The next feature allows developers to give network packets a second policy (called a sub-policy) (Transformation sub policy support).

    IPsec security association locators can be updated dynamically when this feature is enabled (Transformation migrate database). Devices using Mobile IPv6 need this feature. When a computer sets up a network connection with a router or any type of network device, the security protocols make sure the two do not accidentally get connected to some other device on the network. The IP packet is set to go to a particular device. However, mobile systems that will use a different network providing a 4g signal, for instance, needs to be able to make the same connection to the new network point. Even though it may be the same 4g provider, a different device would provide a 4g connection to that geographic area. When the device is in the new area, it will still use the same IP address.

    Next is a feature that displays statistics on transformation errors during packet processing (Transformation statistics). This useful for developers; this is not needed, so it can be disabled.

    The "PF_KEY sockets" are compatible with KAME sockets and are need when using IPsec tools ported from KAME. KAME is a free protocol stack for IPv4 IPsec, IPv6 IPsec, and IPv6.

    This is another required Mobile IPv6 feature that adds a PF_KEY MIGRATE message to PF_KEYv2 sockets (PF_KEY MIGRATE).

    Next is the most important and number one well known feature in networking that should be enabled - "TCP/IP networking". Most networks (including the Internet) depend on this protocol. Even the X Windowing system uses TCP/IP. This feature even permits users to ping themselves (Command: ping 127.0.0.1). To be able to use the Internet and/or X11, this must be enabled.

    To address several computers on a network, "IP: multicasting" must be enabled. Multicasting is the ability to send messages to more than one computer, but not all of them. Broadcasting sends signals to all computers on the network.

    If this kernel is for a Linux system that will act as a router, then enable this option (IP: advanced router).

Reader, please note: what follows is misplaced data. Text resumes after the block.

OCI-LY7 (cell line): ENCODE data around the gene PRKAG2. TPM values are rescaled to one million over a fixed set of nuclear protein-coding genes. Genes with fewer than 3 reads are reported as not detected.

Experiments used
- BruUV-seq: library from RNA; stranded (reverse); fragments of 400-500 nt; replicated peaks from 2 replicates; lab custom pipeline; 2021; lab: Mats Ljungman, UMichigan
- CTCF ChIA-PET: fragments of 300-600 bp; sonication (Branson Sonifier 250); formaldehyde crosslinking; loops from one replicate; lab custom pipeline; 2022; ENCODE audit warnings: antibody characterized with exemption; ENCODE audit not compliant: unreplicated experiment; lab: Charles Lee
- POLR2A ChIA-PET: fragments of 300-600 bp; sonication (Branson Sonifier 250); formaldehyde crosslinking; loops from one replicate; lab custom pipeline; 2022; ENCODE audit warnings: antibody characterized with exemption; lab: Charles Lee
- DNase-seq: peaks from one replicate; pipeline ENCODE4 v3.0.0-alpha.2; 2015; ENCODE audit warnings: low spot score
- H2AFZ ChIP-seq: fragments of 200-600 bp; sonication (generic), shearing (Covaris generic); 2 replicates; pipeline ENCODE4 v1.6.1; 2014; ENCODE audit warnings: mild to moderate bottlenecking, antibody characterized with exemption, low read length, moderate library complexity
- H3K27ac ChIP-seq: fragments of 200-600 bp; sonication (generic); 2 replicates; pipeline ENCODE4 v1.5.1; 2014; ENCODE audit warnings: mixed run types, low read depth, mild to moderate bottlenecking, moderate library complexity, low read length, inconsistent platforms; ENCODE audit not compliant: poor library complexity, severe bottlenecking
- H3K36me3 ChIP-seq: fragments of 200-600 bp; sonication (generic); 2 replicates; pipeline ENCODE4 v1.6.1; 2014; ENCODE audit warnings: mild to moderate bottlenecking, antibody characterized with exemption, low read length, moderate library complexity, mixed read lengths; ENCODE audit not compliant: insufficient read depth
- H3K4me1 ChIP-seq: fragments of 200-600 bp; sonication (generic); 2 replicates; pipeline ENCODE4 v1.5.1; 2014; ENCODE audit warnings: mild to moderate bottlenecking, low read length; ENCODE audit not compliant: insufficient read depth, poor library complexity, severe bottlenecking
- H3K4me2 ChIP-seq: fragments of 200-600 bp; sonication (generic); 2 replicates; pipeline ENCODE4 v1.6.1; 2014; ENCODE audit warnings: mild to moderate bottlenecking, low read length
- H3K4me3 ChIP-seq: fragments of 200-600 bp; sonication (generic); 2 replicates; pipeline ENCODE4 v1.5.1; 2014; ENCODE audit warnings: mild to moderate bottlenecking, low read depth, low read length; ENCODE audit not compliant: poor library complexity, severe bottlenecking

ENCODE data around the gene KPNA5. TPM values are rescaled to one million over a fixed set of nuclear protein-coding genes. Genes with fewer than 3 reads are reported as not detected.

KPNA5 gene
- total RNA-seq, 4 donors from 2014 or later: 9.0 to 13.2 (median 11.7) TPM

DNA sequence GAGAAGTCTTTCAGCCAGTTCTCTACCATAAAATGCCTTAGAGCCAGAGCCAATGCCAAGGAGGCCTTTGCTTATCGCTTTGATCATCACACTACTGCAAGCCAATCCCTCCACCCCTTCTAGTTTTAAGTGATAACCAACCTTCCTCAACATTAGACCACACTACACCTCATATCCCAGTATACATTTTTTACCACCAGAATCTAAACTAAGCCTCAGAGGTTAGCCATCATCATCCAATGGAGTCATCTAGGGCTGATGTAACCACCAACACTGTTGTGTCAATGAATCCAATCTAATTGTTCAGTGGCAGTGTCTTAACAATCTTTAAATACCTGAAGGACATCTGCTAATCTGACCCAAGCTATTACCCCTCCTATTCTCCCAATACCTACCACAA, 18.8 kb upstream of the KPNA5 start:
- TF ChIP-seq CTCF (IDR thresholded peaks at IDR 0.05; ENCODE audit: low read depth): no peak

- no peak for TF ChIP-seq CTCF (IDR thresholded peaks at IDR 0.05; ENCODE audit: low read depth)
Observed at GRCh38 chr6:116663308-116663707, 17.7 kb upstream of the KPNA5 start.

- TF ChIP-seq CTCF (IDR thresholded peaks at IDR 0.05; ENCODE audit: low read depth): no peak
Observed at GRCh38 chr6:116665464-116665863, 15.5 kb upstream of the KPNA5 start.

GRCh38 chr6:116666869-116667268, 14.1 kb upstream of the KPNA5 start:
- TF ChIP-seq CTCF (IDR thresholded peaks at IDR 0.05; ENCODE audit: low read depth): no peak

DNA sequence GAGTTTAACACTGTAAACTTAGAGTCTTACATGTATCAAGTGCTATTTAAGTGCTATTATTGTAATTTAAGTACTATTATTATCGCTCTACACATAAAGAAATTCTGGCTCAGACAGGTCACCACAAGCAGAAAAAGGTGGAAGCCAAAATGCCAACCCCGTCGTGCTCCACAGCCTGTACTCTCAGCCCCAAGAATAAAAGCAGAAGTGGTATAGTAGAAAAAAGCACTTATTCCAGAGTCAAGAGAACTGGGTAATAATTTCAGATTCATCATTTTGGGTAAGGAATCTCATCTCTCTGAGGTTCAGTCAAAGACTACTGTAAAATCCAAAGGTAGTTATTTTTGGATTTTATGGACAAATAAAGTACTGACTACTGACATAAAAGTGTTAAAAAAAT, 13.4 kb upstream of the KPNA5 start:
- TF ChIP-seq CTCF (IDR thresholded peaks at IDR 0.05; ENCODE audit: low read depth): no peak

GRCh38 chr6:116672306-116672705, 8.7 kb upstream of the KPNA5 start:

With this following feature enabled, the IP address will be automatically configured at boot time (IP: kernel level autoconfiguration). This is useful when a user needs to connect to a network without needing to configure settings.

    With the DHCP protocol support enabled, the Linux system can mount its root file system over a network using NFS and the IP address will be discovered using DHCP (IP: DHCP support). This allows the Linux system to have its root filesystem on a remote computer over the network without the user needing to manually manage the process each time the system is booted.

    The next options is just like the above except the BOOTP protocol is used instead of DHCP (IP: BOOTP support). BOOTP is the bootstrap protocol; this protocol uses UDP instead of TCP and will only use IPv4 networks.

    RARP is an old protocol that is now obsolete due to BOOTP and DHCP, but it can still be added to the kernel (IP: RARP support).

    One network protocol can be used within another - a concept called tunneling. This feature can be used in the Linux kernel (IP: tunneling). The secure shell protocol (SSH) is an example of a tunneling protocol. This feature is needed for SSH.

    The next driver can demultiplex GRE (Generic Routing Encapsulation) packets (IP: GRE demultiplexer). Demultiplexing is the process of making a single signal into many separate parts (this is not copying the message, only breaking it down). GRE (Generic Routing Encapsulation) is a tunneling protocol.

    The following feature permits GRE tunnels to form in IP connections (IP: GRE tunnels over IP). This will allow GRE tunnels to form on IP networks.

    A broadcast using GRE over IP can be done when this feature is enabled (IP: broadcast GRE over IP).

    A Linux system intended to be a router for IP packets going to multiple places should have this enabled (IP: multicast routing).
    Again, there are still more features to configure in the Linux kernel as you will see in the following articles.

    Check out my Launchpad page if you would like to know more about the author: https://launchpad.net/~devyncjohnson-d

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    Last edited: Jun 16, 2014